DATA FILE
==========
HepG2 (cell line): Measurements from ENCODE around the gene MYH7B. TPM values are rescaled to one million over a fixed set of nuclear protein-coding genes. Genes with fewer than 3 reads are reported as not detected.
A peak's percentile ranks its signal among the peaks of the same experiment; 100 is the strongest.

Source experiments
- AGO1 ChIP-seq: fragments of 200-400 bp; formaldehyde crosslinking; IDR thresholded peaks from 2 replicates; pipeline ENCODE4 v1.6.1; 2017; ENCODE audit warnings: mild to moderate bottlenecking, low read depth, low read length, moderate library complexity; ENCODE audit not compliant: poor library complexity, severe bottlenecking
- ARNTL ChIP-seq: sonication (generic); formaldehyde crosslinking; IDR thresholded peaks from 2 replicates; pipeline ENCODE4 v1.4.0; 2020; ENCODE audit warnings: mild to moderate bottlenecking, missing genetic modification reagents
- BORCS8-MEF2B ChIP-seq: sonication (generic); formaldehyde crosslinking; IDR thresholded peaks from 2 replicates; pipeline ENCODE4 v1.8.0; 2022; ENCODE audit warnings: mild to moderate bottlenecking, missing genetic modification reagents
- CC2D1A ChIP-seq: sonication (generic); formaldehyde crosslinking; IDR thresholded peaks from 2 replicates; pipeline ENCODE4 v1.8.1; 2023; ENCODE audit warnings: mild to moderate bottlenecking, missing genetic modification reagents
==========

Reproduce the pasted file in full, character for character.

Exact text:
HepG2 (cell line): Measurements from ENCODE around the gene MYH7B. TPM values are rescaled to one million over a fixed set of nuclear protein-coding genes. Genes with fewer than 3 reads are reported as not detected.
A peak's percentile ranks its signal among the peaks of the same experiment; 100 is the strongest.

Source experiments
- AGO1 ChIP-seq: fragments of 200-400 bp; formaldehyde crosslinking; IDR thresholded peaks from 2 replicates; pipeline ENCODE4 v1.6.1; 2017; ENCODE audit warnings: mild to moderate bottlenecking, low read depth, low read length, moderate library complexity; ENCODE audit not compliant: poor library complexity, severe bottlenecking
- ARNTL ChIP-seq: sonication (generic); formaldehyde crosslinking; IDR thresholded peaks from 2 replicates; pipeline ENCODE4 v1.4.0; 2020; ENCODE audit warnings: mild to moderate bottlenecking, missing genetic modification reagents
- BORCS8-MEF2B ChIP-seq: sonication (generic); formaldehyde crosslinking; IDR thresholded peaks from 2 replicates; pipeline ENCODE4 v1.8.0; 2022; ENCODE audit warnings: mild to moderate bottlenecking, missing genetic modification reagents
- CC2D1A ChIP-seq: sonication (generic); formaldehyde crosslinking; IDR thresholded peaks from 2 replicates; pipeline ENCODE4 v1.8.1; 2023; ENCODE audit warnings: mild to moderate bottlenecking, missing genetic modification reagents